Yes, Biden’s age is a legimate issue. Ditching Kamala Harris won’t address it.

President Joe Biden, joined by Vice President Kamala Harris, after delivering remarks on the CDC’s updated guidance on mask wearing for vaccinated individuals Thursday, May 13, 2021, in the Rose Garden of the White House. (Official White House Photo by Adam Schultz)
President Joe Biden, joined by Vice President Kamala Harris on Thursday, May 13, 2021, in the Rose Garden. (Official White House Photo by Adam Schultz) Photo: White House

President Biden keeps proving the risk of underestimating him. He was written off as irrelevant in the 2020 Democratic primary, only to roar from behind and clinch the nomination. His presidential victory was seen more as Trump losing than Biden winning.

And yet the inside-the-Beltway savants insist on wondering why Biden has yet to release plans for his own funeral.

The latest example is a bizarre column by Greg Craig, a former White House counsel in the Obama administration, Craig thinks Biden should be opening up a vice presidential primary because he may very well be dead by 2026 – and Kamala Harris isn’t up to the job.

Of course, Craig doesn’t exactly couch it that way, although that’s what his argument amounts to.

“[E]ven as we put our faith in Mr. Biden, the questions about his age and physical condition will not go away, and it’s fair for voters to want reassurances and decisions that show the White House will be in solid hands,” Craig wrote in The New York Times. “He should take steps to make those reassurances, but he, Vice President Kamala Harris and the rest of the party should also consider making some bold decisions to address these actuarial concerns and show they are being taken seriously.”

Craig recommends that Democrats have a primary season for the vice presidential nominee. He sees lots of upside to the approach. It could identify great future candidates. It could galvanize voters. Perhaps most importantly for people who live in a DC bubble, it “would inject electricity and drama into an otherwise predictable if not enervating process.” 

Craig acknowledges there are downsides. It might be messy. “Divisions in the party would be on display and even deepen.”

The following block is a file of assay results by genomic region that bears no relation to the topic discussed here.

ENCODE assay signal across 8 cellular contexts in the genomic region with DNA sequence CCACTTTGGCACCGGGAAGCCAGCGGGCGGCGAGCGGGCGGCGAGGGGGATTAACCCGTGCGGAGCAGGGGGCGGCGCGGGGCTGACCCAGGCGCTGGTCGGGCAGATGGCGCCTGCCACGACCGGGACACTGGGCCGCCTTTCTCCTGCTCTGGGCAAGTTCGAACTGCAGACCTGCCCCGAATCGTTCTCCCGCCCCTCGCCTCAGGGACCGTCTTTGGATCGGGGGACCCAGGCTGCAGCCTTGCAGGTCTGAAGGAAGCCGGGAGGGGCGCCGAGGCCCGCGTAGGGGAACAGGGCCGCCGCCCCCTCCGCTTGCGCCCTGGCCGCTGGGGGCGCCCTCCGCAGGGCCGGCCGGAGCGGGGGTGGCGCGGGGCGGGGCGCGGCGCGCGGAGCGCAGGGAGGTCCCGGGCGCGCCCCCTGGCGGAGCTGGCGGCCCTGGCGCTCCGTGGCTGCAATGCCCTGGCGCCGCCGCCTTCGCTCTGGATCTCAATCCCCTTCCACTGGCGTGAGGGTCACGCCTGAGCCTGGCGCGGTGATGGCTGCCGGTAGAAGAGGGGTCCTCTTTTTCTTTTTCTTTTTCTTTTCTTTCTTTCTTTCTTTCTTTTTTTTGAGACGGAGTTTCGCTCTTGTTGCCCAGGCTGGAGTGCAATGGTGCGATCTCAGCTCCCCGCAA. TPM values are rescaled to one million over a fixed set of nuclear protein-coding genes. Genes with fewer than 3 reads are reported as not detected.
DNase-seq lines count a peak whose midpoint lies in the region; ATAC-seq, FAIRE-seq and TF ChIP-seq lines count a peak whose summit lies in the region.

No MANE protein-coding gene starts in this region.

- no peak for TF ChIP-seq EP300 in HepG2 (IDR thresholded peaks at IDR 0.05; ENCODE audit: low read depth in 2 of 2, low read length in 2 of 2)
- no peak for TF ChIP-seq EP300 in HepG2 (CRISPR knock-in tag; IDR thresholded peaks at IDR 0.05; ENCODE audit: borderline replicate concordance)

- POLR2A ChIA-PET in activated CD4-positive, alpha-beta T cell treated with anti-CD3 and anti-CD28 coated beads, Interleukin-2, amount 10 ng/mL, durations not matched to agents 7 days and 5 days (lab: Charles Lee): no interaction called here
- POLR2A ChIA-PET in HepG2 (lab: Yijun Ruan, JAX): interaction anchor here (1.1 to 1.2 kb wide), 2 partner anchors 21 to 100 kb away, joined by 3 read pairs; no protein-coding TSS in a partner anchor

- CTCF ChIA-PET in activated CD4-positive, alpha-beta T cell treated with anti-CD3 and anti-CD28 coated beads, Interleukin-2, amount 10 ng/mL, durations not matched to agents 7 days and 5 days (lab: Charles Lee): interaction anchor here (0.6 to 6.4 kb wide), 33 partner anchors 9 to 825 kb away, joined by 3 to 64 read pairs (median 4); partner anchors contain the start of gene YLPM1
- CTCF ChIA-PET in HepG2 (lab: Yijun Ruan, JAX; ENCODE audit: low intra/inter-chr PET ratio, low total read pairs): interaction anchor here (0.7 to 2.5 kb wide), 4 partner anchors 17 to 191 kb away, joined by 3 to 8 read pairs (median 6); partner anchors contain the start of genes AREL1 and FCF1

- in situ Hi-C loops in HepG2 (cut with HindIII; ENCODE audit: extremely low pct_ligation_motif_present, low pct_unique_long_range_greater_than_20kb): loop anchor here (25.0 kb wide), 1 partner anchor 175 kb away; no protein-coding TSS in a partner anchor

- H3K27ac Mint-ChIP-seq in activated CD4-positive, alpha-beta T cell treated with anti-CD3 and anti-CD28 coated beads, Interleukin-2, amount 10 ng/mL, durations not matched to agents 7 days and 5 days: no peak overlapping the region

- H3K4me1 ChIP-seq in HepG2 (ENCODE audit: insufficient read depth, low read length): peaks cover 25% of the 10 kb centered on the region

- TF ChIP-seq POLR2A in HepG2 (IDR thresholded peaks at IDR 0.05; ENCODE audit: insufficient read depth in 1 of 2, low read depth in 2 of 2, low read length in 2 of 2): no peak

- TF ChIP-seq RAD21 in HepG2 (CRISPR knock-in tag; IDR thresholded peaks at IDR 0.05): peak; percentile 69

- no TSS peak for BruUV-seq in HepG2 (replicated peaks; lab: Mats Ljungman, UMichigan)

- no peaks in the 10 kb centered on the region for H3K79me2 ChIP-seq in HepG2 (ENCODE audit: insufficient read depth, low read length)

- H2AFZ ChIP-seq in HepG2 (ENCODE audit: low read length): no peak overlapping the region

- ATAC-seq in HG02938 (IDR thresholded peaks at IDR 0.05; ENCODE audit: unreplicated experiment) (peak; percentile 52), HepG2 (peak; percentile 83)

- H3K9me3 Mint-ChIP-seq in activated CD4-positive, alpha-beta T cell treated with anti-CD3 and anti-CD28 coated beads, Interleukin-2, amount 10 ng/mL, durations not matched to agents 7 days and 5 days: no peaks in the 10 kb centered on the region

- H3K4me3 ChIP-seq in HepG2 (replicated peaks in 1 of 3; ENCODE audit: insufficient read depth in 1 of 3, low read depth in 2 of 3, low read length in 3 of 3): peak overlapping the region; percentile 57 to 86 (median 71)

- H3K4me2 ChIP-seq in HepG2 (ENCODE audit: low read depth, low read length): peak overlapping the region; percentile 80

No kidding. The whole process would be a vote of no confidence in the first black woman to serve as vice president.

Harris hasn’t proven herself a great asset to the White House. There have been regular reports of dissatisfaction by the president’s staff with how her office is run. Harris’ presidential campaign was marred by dysfunction, which has carried over to the vice presidency.

On the other hand, the vice president is supposed to be hanging around the sidelines, not making a name for himself or herself independently. The primary role is to be ready – just in case. If the unthinkable happens, the vice president can rise to the occasion or not. There’s no way of predicting future performance. Harry Truman was considered a mediocre Senator nominated as vice president mainly because he was acceptable to party leaders. He’s generally considered one of the best presidents of the 20th century.

Biden’s age will be a legitimate issue in the 2024 election. So will Donald Trump’s if Trump is the GOP nominee. But instead of thinking about what Biden’s funeral mass might be like, pundits might consider spending a little more time on what he’s been doing to attract voters.

Right now, Biden has been very effectively trapping Republicans into guaranteeing that they won’t cut Social Security and Medicare, knowing fully that they plan to do so. This is the strategy of an astute politician focused on policy, not an old man throwing Democrats into chaos to satisfy the whims of pundits.

Let’s face it. In choosing Harris, Biden already did his succession planning. He’s aware of his mortality and the role of the vice president. He decided that Harris was up to the job. Whether voters agree is up to them. They can express their opinion at the ballot box. It makes much more sense there than in an elaborate fantasy in The New York Times.

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